When the Democratic-dominated California Legislature and Republican Gov. George Deukmejian start talking about peace and harmony--passing symbolic olive branches back and forth to one another--one is reminded of Neville Chamberlain's famous line about "peace in our time" just before the outbreak of World War II.
But the governor's State of the State address and subsequent budget message last week, and the Democratic reaction to both of them, are a clear indication that the two sides have finally grown weary of the fractious nature of political debate here the last two years and would like to get along.
It is a recognition of reality by both the Democrats and the governor.
The governor and the Democrats have finally grown weary of the fractious nature of political debate over two years and would like to get along. Deukmejian, at midterm and aglow with a full treasury after inheriting a state government on the verge of bankruptcy in 1983, has certainly stayed on course with the priorities he set for himself when he took office--a balanced budget with no general tax increase, more money for education, more money to fight crime, more money to combat toxic waste.
He has successfully resisted any efforts by the right wing of his party to force its own agenda on him at the expense of diverting attention away from the nuts and bolts of state government. He has been a solid bookkeeper and caretaker.
But there was a sense in his State of the State speech that he recognizes the need to do more than continue to point to a balanced budget as his most significant achievement, impressive though that might be, as he prepares for a reelection campaign next year. And he seemed to acknowledge that to build more of a record will require the cooperation--i.e., the votes--of legislative Democrats.
Toward that end, he may have made them an offer they can't refuse by artfully emphasizing his willingness to spend more on favorite Democratic beneficiaries such as schools and social programs. The $33.6 billion budget for 1985-86 that he unveiled Thursday reflects that commitment. Indeed, a booming, revenue-producing economy makes political accommodation much easier.
The only red flag he waved at Democrats was his not-unexpected attack on the state Supreme Court for refusing to implement the state's death penalty law. That has been, and continues to be, the one thing that seems to be a preoccupation with him. He avoided any mention of such controversial subjects as water development, an issue on which he was badly beaten by the Legislature last year.
"Today," he said, "California is steady and strong. So, together, isn't it about time we climbed the peak of excellence once again?" The emphasis was on the word together.
Democrats, while not overly effusive in their praise, found little to criticize, either with his assessment of the state of the state or his budget. Still reeling from the public-relations drubbing they have taken over the past year, they indicated that while they wanted to reserve the right to disagree with Deukmejian in the months to come, they'd like to restore civil discourse to the inevitable philosophical and political differences that will arise.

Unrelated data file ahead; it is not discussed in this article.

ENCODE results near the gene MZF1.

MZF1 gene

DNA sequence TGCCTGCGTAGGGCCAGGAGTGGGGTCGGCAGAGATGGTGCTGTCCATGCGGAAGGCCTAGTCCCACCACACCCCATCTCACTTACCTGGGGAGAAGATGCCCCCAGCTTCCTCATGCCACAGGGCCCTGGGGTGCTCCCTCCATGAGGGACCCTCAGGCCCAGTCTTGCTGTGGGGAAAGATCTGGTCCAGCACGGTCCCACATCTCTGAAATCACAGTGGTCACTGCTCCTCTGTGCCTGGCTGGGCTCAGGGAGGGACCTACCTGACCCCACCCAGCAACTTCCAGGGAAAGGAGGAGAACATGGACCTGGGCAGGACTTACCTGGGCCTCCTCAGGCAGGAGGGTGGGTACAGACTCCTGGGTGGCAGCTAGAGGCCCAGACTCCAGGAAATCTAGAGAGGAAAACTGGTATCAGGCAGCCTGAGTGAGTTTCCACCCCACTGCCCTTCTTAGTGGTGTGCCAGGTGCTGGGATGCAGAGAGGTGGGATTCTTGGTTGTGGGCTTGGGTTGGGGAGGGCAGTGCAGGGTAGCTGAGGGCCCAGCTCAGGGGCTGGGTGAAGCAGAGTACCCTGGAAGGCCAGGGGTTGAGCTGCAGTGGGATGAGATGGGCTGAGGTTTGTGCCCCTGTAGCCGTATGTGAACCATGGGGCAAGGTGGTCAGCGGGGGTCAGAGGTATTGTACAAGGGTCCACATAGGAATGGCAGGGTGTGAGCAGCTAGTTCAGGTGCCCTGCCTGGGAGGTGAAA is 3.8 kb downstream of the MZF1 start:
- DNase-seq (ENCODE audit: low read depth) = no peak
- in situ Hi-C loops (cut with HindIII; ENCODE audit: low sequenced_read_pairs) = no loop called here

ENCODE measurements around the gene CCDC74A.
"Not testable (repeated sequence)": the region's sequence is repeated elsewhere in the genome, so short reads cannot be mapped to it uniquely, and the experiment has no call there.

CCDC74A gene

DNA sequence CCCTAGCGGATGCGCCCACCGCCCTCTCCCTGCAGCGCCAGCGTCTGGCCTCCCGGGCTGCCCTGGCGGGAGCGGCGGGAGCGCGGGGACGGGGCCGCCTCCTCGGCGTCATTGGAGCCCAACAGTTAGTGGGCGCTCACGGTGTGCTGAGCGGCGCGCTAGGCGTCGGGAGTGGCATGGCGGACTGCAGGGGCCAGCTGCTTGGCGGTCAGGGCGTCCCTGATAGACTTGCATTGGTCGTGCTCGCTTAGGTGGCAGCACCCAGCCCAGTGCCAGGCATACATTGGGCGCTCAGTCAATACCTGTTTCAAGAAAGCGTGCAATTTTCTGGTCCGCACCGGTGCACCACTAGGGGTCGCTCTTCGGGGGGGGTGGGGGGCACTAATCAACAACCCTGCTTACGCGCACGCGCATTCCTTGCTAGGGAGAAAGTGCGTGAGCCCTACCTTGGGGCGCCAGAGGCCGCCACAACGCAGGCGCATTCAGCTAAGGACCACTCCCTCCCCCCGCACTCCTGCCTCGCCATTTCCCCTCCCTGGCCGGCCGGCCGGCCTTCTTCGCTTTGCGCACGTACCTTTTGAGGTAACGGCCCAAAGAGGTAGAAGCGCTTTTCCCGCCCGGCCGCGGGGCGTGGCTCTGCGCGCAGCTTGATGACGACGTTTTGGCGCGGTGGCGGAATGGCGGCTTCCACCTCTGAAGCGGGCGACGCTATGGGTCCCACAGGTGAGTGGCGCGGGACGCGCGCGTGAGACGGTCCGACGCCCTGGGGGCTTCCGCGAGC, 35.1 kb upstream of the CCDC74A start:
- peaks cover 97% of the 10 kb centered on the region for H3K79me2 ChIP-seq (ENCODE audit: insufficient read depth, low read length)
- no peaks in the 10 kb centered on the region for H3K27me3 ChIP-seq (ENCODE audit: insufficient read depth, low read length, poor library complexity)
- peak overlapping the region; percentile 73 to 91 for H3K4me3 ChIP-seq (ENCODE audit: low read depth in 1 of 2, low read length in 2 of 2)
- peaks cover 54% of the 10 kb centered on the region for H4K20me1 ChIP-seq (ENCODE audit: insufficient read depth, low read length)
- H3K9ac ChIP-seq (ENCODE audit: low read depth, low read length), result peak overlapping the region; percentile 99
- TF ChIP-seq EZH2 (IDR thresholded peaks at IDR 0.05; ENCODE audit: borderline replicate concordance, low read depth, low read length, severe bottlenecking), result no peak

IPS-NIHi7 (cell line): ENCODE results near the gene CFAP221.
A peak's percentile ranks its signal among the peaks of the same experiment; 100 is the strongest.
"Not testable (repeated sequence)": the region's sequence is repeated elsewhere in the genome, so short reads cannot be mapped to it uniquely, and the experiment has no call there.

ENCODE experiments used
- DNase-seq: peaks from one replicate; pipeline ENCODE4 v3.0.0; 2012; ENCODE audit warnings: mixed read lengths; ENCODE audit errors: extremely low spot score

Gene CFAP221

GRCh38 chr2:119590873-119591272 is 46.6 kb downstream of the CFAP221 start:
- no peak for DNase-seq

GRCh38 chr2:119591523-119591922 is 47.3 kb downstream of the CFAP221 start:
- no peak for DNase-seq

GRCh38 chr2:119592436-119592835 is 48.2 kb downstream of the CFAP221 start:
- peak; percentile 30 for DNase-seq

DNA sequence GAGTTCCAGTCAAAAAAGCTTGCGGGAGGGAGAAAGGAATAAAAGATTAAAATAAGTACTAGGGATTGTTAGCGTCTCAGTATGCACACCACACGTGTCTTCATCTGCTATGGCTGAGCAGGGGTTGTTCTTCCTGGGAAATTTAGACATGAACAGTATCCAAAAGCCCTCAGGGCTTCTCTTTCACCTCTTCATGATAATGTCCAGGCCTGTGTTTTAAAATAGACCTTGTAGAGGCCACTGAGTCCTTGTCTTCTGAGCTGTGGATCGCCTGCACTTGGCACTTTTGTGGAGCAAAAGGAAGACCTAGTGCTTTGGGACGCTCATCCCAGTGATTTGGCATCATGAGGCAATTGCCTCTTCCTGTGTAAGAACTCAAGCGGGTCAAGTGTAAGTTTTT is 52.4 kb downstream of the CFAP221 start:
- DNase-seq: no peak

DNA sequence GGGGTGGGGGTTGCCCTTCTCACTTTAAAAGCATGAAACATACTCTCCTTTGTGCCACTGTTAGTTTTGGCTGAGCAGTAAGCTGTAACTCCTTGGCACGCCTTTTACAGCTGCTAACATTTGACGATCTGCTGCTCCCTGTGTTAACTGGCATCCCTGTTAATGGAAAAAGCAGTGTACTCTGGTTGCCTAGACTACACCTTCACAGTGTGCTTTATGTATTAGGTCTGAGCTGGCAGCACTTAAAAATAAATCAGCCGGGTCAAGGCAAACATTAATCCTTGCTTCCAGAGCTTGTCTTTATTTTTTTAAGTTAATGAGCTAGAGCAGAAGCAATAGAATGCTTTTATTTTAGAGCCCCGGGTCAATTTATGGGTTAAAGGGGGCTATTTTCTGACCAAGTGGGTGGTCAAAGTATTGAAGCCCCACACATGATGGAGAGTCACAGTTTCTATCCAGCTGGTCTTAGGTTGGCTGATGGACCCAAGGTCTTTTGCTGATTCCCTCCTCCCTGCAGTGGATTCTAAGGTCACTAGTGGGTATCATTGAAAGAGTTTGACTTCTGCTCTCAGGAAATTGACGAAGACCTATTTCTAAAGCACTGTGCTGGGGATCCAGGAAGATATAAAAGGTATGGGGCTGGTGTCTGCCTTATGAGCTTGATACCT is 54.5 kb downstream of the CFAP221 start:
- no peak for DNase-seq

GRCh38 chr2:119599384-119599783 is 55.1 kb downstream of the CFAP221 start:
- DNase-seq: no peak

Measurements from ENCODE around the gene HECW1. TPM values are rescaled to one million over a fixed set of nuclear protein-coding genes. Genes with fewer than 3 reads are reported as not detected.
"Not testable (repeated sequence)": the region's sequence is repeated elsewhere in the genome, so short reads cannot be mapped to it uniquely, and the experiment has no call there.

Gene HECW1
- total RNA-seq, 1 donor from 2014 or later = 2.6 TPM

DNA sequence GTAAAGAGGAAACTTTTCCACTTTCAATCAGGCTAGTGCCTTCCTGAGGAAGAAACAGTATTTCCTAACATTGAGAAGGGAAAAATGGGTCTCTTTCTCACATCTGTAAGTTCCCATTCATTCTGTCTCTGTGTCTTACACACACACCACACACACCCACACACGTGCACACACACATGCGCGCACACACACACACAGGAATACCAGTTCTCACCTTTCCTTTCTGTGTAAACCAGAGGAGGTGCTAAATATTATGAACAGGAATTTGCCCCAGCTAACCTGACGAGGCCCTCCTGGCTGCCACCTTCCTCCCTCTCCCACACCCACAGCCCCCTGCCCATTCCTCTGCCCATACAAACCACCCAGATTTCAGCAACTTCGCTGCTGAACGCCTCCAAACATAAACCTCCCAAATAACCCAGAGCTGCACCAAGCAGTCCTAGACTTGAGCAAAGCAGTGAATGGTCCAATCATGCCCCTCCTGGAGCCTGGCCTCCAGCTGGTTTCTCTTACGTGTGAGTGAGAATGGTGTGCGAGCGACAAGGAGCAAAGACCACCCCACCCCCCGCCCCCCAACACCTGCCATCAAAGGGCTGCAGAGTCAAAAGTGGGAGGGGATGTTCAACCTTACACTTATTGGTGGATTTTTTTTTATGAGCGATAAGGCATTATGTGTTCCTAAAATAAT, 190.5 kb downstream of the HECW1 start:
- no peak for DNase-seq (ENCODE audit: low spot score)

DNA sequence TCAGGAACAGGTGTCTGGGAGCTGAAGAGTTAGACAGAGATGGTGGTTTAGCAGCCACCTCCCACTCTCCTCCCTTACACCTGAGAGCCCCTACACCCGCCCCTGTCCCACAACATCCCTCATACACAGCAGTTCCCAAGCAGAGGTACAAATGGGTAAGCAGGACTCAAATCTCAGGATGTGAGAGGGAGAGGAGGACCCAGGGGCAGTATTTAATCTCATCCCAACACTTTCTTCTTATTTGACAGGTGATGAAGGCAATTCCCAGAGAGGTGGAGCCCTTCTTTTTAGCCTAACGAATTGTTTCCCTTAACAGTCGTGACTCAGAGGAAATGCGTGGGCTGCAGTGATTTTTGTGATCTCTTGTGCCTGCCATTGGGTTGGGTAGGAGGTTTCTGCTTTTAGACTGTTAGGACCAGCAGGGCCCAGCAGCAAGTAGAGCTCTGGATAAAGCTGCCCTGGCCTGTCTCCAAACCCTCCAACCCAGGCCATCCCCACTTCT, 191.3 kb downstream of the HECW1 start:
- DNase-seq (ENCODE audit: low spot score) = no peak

"Efforts to make peace are real," Assembly Majority Floor Leader Mike Roos (D-Los Angeles) told reporters. "The Legislature has an image problem. We have to do something. We have probably gone beyond anyone's tolerance with our attacks on one another. The Legislature, as a whole, has a problem, but particularly Democrats, because we control both houses."
There also are signs that Deukmejian is not alone in wanting to build a record.
Assembly Speaker Willie Brown (D-San Francisco), apparently after looking closely at his own list of skimpy legislative accomplishments, said last month he intends to be actively involved as an author of major bills this session, perhaps his last as Speaker. He wants to leave more of a legacy than a reputation as a good fund-raiser.
The legislative score card of Senate President Pro Tem David A. Roberti (D-Los Angeles) is also less than noteworthy for someone who has indicated he might one day be interested in running for statewide office. And Republican leaders in both houses, Pat Nolan of Glendale in the Assembly and James W. Nielsen of Woodland in the Senate, would like to be thought of as more than obstructionists.
Meantime, concern is mounting within the Deukmejian Administration that the governor, who is showing no inclination to move in bold new directions, might be spending too much time as bookkeeper and not enough as a politician grooming his image and cultivating new support.
A top Deukmejian aide, who asked not to be identified, told Times Political Writer John Balzar recently that "an awful lot of people like George Deukmejian, but I worry about how few love him." Another senior staff member said that former Gov. Edmund G. Brown Jr. was all style and no substance, and that Deukmejian is just the opposite--all substance and no style.
"The governor's view is that he wants to be a good governor for anyone interested in looking at the facts," said the staffer. "The trouble is that he is in politics where voters don't have the appetite to dig into the facts. They look at fleeting pictures. And you have to take the symbolic acts to provide these pictures of what you're doing substantively."
But Deukmejian, who has already announced he is a candidate for reelection and even hinted that he might just go for a third term, is undaunted by such worries and, typically, displays not a whit of self-doubt.
"I think average Californians, at least today, are looking more for sound, common-sense type leadership," he said an interview last month, "rather than for, let's say, glamour or pizazz or charismatic-type individuals."
If that is the case, Californians seem to have found what they are looking for.